Grace's Guide

British Industrial History

Grace's Guide is the leading source of historical information on industry and manufacturing in Britain. This web publication contains 146,754 pages of information and 232,400 images on early companies, their products and the people who designed and built them.

William Gibb

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William Gibb of Gartcows (1736-1791)

His son was John Gibb (1776-1850), and his grandson was Alexander Gibb (1804-1867).

William Gibb was one of the first civil engineers in Britain and the first in the Gibb family line.

He was born in 1736, but sadly lost his father when he was six. He began working life as a mason, and like other master builders of his time, gained knowledge through the hands, of tools and materials. He grew to become what he would've called an architect, but what we would now call a civil engineering contractor.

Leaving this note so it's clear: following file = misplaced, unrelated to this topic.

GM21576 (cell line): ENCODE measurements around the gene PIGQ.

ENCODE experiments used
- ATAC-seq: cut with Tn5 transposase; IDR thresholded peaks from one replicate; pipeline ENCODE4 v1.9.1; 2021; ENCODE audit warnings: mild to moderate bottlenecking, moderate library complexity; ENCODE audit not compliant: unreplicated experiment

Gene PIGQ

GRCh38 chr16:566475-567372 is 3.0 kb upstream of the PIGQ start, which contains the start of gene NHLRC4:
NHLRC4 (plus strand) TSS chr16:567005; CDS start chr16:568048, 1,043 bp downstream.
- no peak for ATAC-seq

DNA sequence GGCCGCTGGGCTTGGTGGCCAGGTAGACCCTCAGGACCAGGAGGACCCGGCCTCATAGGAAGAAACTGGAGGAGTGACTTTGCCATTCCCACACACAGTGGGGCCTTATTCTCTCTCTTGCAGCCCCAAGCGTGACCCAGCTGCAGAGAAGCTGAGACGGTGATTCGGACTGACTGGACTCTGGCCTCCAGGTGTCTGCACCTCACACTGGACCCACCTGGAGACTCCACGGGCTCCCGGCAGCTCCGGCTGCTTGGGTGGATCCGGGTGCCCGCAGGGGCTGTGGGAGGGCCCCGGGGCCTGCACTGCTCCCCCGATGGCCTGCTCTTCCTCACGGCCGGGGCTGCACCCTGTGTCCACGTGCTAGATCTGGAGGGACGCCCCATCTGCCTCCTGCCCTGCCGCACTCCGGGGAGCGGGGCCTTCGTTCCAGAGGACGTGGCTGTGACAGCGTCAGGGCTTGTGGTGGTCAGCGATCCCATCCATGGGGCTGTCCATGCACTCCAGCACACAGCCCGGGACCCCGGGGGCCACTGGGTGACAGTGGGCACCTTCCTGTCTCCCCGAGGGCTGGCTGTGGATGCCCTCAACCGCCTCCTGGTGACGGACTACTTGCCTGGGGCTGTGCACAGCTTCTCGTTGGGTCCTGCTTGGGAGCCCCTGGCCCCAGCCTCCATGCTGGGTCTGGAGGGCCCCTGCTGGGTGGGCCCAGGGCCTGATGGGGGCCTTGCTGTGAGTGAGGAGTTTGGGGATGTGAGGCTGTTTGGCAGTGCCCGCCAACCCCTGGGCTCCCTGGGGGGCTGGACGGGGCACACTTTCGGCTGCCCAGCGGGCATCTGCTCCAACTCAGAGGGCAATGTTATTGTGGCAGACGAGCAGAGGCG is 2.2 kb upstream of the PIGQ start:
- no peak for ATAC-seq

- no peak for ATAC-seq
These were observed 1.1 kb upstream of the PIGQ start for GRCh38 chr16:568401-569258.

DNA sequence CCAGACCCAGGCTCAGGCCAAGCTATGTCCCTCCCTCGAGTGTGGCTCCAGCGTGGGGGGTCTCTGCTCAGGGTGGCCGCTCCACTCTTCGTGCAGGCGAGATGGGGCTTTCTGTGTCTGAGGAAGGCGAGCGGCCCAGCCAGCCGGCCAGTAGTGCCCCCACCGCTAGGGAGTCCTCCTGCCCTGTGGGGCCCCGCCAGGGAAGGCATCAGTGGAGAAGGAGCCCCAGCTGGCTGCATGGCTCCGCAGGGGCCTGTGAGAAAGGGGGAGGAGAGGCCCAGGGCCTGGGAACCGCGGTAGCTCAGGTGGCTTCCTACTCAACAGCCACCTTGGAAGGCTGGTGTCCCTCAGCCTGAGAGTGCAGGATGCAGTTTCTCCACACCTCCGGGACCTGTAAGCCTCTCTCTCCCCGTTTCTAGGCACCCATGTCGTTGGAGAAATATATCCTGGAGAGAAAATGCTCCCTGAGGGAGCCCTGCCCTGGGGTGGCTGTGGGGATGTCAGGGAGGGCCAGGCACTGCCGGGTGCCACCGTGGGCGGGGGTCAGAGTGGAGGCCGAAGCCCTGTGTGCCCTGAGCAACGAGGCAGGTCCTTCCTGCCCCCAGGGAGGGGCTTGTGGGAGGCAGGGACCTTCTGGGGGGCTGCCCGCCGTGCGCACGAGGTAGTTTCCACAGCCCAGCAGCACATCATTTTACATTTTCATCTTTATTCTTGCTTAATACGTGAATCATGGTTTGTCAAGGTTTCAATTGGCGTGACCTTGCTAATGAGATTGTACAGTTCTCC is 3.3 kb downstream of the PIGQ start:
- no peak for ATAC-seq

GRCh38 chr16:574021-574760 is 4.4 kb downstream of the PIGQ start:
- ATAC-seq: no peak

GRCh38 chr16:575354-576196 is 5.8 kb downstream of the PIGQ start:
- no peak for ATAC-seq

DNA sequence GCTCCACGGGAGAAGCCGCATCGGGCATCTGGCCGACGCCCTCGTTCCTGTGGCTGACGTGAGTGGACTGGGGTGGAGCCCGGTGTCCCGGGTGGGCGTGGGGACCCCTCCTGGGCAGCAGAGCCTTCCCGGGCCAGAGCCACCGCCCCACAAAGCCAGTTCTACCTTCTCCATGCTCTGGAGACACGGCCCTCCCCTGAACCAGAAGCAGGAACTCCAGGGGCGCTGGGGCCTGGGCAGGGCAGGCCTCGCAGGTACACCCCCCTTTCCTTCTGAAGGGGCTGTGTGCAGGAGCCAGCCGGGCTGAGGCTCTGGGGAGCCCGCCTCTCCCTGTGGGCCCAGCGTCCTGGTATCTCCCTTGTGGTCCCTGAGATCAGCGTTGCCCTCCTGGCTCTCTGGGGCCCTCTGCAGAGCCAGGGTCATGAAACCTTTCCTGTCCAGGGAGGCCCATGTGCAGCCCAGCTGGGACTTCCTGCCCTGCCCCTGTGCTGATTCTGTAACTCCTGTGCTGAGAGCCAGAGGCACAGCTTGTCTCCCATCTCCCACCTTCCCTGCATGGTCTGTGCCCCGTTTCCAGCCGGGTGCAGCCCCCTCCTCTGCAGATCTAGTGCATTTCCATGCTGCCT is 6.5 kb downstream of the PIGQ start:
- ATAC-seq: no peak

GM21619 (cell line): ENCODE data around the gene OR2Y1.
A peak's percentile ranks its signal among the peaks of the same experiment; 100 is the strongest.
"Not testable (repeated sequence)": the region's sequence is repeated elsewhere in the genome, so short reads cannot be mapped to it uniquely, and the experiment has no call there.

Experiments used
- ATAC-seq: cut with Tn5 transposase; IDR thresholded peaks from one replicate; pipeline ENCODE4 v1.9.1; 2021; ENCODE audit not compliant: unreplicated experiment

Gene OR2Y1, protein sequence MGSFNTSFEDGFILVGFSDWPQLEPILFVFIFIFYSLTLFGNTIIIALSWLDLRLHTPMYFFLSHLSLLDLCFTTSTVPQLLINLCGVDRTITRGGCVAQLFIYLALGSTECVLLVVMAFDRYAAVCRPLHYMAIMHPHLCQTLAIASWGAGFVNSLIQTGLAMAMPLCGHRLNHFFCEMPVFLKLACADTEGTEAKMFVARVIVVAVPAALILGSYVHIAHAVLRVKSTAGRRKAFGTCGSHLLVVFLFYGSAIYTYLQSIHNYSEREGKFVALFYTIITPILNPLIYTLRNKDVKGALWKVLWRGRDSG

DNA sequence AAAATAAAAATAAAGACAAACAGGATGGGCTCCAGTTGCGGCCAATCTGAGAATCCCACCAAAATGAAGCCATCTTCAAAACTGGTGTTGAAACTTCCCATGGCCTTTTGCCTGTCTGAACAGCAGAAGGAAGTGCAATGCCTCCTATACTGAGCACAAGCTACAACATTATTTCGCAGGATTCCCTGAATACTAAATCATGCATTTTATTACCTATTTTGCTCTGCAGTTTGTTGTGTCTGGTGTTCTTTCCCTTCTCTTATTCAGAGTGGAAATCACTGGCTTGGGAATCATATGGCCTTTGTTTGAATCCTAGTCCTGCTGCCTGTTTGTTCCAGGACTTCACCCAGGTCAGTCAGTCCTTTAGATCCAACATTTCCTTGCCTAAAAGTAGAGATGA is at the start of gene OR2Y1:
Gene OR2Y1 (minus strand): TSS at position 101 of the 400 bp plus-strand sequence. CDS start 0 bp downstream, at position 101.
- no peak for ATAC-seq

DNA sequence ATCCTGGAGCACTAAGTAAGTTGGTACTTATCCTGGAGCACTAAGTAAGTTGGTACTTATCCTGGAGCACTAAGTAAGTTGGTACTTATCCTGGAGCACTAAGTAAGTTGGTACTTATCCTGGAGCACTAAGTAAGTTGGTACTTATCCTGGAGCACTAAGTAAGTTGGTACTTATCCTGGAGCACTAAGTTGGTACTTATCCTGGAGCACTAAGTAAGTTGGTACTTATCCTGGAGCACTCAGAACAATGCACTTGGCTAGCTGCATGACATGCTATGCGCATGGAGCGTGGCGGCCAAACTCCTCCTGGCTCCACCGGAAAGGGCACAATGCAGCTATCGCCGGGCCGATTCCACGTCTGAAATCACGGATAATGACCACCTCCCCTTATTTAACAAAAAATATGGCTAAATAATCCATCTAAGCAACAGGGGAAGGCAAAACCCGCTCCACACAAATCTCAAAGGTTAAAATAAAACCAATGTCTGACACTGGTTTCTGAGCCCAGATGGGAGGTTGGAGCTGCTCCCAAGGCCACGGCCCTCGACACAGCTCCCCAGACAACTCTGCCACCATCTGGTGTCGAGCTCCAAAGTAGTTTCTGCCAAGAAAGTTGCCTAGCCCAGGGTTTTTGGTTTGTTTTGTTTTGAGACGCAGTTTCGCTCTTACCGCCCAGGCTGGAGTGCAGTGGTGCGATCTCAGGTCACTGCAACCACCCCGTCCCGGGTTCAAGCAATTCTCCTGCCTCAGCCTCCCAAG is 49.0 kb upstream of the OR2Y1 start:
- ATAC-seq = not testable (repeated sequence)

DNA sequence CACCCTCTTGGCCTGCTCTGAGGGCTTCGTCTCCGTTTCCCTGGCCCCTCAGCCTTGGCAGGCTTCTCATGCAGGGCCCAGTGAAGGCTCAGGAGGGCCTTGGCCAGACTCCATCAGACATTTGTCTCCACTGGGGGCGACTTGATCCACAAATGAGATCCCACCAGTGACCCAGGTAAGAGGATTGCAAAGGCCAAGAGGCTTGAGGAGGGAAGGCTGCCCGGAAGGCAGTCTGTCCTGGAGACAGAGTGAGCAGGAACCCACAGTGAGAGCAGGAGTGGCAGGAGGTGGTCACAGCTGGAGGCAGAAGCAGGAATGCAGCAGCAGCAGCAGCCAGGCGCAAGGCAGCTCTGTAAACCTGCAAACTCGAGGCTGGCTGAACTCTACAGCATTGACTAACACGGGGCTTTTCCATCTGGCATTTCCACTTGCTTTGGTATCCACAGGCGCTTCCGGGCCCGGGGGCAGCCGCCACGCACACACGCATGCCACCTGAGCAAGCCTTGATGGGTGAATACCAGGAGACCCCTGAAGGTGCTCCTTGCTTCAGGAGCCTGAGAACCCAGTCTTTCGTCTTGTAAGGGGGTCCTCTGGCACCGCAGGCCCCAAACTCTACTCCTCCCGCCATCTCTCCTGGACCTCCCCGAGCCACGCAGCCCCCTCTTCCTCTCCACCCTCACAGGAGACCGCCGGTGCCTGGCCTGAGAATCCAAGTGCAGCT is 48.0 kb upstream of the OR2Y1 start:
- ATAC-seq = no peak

Completing it in contract time, his last work was the aqueduct that carries the Forth and Clyde Canal over the Kelvin river. In doing so he lost all his money. He died leaving his family motto: Fides praestantior auro - 'To keep faith is better than riches.'[1]

See Also


Sources of Information

  1. Alexander Gibb The Story of an Engineer by Godfrey Harrison